Surely, Francis is aware of the Demos letter currently circulating within the College of Cardinals (see here and here), and the grumbling about his pontificate. Certainly, as much of a prohibitive long shot as it would be, surely Pope Francis knows what might happen if, and it is a rather super-big ifagainst all odds — a Pope Pius XIII or Leo II[1] were miraculously elected.  Francis would not want that as his legacy after his death. As bad as that might be in his imaginings; it would be personally far worse if he retired and had to live through it!

In such a case of surprise-election of a Piux XIII or Leo II, Emeritus Francis might find himself hauled before the new Holiness and a Roman Synod that might not only question him on a host of subjects, e.g., Amoris Laetitia, the Scalfari interviews, Pachamama, etc., but would also “correct” him as well…to put it mildly.

Yes. Again. I am not suggesting there is any material chance of a Pius XIII or such a synod. But, conclaves can produce surprises. The point is, I don’t think Francis would take the risk, even as incredibly small as it now is, that the next conclave might produce a successor (1) that might reverse his “irreversible changes,” and (2) haul him before the new Roman Pontiff for judgment.

As negligible as these odds are, could Francis do more to improve them in his favor, whether he retires or not? It turns out the answer is “yes”.  A horrid “yes.” There is something more Francis could do to virtually guarantee a successor along the lines he wants — at least as far as human agency goes (NB: I discussed this some last year in The Next Conclave: A Nightmare Scenario). Theoretically, Pope Francis could alter the laws governing papal conclaves by, for example, enacting new papal legislation for conclaves that would restrict the number of electors to a small, limited group of Cardinals.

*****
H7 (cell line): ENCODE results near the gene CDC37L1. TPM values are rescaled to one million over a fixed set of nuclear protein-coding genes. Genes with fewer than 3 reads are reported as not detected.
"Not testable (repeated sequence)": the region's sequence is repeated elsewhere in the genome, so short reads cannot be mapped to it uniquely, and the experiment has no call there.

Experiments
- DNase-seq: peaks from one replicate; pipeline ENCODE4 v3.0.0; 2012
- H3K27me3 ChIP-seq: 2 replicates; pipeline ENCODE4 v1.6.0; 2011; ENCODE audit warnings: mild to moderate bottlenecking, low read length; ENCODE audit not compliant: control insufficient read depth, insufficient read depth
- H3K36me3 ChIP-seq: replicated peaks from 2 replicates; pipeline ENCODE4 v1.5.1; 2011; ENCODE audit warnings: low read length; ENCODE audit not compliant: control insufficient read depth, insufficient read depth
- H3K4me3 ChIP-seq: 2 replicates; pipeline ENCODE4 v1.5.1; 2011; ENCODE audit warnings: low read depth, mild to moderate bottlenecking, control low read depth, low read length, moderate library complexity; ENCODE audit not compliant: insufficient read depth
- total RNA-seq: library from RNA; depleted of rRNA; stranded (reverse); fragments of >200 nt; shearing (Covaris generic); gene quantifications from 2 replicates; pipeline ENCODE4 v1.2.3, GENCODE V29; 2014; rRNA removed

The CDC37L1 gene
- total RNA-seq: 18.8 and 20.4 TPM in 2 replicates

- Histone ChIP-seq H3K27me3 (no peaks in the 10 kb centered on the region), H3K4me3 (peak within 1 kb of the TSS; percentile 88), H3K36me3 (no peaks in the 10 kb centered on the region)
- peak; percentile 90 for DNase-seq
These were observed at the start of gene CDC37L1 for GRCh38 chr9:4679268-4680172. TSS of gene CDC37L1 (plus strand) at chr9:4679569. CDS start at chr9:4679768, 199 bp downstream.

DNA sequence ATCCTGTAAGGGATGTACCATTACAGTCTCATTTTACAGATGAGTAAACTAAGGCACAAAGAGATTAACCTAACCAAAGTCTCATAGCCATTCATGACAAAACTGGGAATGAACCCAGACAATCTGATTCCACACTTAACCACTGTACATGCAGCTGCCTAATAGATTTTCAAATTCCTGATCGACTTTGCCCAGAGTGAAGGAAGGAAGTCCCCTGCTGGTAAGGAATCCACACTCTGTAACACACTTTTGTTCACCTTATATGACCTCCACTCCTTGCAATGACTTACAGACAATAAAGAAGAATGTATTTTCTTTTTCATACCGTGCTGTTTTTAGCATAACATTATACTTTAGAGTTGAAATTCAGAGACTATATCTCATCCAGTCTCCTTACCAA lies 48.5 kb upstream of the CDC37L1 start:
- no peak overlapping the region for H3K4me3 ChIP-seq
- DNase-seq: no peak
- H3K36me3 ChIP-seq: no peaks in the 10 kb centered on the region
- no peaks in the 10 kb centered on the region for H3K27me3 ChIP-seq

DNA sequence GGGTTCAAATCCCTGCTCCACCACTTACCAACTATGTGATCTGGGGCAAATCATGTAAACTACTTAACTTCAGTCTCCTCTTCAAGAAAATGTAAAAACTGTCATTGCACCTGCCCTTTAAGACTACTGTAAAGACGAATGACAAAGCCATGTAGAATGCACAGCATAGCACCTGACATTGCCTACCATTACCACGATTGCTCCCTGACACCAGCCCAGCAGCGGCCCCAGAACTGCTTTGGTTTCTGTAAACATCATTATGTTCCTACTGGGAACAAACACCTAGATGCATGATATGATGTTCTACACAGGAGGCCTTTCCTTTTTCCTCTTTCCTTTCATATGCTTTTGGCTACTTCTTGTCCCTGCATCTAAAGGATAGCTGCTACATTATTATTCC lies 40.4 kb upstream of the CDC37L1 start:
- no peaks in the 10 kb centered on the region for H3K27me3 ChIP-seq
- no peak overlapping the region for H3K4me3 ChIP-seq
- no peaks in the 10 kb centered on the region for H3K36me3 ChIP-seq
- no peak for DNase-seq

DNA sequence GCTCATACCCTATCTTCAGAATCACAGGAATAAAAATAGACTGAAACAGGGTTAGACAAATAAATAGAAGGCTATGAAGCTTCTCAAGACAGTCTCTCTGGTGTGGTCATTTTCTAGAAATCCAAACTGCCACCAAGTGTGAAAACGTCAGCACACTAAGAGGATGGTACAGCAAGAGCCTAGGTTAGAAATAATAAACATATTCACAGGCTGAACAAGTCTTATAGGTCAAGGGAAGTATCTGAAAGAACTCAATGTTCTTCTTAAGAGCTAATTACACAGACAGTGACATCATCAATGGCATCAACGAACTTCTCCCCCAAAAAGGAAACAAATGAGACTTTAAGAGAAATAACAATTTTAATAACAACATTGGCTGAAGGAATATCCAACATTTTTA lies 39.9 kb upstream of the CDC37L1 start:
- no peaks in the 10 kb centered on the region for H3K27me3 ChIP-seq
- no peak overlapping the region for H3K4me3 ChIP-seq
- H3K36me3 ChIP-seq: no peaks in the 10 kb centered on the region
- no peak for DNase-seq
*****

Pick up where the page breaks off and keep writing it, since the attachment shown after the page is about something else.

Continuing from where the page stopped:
There is something of a precedent for this going back to the time of Pope Nicholas II (see Here) when cardinal-bishops[1] had a leading role in selecting the candidate for the papacy (see also the election of Pope Innocent II and the election controversy involving anti-pope Anacletus). So, theoretically, in hopes of making his reforms “irreversible,” Francis could restrict eligible Cardinal-electors to a trusted set of Cardinals, for example, perhaps those who sit on his Counsel of Cardinal Advisors, at one time totaling eight cardinals but now seven (last time I checked).  Changing conclave rules to protect “reform” and “changes” is not new.  Pope Paul VI changed the rules so that Cardinals over the age of 80 would be ineligible to vote in conclaves — thus removing a segment of the College of Cardinals potentially in opposition to the reforms of Vatican II. So, the precedents are there for some sort of mechanism to be constructed, should that be the route Francis decides to go.

Perhaps such a scenario is no more than a scary hypothetical. No more than an improbable nightmare scenario. Then again, this is the Pope who gave us Amoris Laetitia, Pachamama, the Abu Dhabi statement, the Scalfari interviews, Traditiones Custodes, and a host of other outrages. This is a Pope who wants “irreversible” change.